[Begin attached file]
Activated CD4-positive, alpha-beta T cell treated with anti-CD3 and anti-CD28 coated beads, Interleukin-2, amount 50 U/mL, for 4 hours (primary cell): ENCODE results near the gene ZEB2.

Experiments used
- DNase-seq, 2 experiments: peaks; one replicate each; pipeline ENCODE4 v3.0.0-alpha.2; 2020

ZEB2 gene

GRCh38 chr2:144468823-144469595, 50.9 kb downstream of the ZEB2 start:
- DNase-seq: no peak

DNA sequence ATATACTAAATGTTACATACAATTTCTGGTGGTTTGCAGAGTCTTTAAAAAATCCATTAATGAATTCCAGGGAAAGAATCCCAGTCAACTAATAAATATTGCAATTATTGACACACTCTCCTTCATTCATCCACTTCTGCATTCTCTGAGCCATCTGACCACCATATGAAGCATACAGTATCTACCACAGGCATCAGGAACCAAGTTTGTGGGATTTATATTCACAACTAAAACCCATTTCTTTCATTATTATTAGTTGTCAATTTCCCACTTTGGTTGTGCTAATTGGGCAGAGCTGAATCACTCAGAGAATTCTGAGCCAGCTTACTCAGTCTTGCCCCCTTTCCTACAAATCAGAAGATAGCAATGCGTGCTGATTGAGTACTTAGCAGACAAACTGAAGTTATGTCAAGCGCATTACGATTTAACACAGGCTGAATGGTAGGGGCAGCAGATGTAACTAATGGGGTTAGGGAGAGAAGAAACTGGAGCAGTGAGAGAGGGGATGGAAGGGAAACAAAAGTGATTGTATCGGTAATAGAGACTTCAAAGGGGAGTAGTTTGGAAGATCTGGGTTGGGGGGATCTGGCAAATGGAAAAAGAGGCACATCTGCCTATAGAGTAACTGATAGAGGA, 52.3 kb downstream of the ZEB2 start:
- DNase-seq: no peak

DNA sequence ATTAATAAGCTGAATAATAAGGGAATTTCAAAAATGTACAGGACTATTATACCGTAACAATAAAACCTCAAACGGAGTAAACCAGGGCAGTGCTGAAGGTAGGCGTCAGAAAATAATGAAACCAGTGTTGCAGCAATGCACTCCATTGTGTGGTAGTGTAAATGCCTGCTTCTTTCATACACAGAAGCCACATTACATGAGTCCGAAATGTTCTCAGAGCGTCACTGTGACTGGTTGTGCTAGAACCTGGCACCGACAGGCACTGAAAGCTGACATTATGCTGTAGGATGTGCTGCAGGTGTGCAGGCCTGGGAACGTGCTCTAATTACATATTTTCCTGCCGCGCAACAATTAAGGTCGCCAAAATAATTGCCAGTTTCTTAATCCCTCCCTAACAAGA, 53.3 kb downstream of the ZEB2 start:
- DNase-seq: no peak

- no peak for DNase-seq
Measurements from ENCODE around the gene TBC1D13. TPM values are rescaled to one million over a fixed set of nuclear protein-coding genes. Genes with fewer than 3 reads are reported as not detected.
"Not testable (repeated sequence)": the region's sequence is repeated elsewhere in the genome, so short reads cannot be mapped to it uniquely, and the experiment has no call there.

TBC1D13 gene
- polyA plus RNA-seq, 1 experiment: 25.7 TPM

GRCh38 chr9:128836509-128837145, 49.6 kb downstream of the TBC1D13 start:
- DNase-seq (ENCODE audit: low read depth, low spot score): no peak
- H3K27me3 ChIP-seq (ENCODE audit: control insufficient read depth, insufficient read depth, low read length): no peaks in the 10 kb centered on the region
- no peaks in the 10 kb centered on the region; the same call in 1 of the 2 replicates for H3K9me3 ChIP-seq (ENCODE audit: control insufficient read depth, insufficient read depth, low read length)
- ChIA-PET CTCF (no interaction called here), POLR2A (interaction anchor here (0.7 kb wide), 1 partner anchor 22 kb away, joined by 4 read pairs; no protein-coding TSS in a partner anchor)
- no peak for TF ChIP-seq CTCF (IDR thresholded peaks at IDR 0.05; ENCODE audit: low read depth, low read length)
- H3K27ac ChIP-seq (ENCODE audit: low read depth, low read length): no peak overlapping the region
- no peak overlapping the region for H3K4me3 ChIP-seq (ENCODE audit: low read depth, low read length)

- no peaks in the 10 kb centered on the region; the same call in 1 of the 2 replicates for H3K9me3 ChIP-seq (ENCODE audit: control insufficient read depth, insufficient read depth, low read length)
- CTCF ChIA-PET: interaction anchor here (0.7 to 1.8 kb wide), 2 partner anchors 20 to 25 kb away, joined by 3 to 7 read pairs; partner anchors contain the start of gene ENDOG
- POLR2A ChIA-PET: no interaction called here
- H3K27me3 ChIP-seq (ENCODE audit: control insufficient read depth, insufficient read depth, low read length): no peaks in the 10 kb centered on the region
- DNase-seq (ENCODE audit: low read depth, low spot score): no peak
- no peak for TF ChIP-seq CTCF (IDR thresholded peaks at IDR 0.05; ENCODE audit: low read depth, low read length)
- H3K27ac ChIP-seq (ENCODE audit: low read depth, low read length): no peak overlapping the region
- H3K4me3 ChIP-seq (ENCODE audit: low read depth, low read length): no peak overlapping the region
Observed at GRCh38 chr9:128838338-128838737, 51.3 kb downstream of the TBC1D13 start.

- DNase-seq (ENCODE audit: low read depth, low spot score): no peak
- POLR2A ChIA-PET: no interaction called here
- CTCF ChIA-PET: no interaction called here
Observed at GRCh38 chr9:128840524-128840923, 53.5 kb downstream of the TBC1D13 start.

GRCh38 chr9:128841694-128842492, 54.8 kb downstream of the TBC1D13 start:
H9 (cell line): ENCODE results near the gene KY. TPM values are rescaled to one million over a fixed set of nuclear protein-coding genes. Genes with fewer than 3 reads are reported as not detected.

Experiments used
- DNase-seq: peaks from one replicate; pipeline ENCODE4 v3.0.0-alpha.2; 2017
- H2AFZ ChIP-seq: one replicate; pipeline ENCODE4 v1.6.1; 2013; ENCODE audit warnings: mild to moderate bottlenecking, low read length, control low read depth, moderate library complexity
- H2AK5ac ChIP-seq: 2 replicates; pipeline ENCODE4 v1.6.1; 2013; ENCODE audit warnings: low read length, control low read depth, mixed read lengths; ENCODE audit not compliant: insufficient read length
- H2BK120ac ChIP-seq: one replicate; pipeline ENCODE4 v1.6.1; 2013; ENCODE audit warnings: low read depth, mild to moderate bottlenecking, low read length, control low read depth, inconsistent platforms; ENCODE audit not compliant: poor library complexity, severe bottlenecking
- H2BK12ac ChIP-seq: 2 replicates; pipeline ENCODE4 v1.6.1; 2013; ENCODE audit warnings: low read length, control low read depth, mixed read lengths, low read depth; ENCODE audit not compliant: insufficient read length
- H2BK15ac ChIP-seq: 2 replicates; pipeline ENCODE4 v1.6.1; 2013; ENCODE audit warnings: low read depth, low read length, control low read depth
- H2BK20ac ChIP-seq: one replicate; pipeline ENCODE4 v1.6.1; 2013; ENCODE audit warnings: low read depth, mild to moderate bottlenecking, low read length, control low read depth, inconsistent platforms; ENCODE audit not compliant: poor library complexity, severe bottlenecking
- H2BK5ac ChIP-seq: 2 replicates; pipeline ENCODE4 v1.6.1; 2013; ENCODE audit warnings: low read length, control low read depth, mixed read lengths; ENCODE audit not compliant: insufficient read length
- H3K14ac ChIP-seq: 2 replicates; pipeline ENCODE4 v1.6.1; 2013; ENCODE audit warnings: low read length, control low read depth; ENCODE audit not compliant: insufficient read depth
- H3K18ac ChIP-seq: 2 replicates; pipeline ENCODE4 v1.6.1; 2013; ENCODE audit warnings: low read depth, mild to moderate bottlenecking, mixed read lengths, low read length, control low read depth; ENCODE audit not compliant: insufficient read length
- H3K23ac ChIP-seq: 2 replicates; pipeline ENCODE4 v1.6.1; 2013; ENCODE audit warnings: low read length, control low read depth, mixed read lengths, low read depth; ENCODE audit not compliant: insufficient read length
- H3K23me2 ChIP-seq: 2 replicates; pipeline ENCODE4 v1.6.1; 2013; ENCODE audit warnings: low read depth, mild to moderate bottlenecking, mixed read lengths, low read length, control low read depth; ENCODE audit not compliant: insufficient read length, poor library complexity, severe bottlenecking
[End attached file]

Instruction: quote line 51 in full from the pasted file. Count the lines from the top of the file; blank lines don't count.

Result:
- H3K23me2 ChIP-seq: 2 replicates; pipeline ENCODE4 v1.6.1; 2013; ENCODE audit warnings: low read depth, mild to moderate bottlenecking, mixed read lengths, low read length, control low read depth; ENCODE audit not compliant: insufficient read length, poor library complexity, severe bottlenecking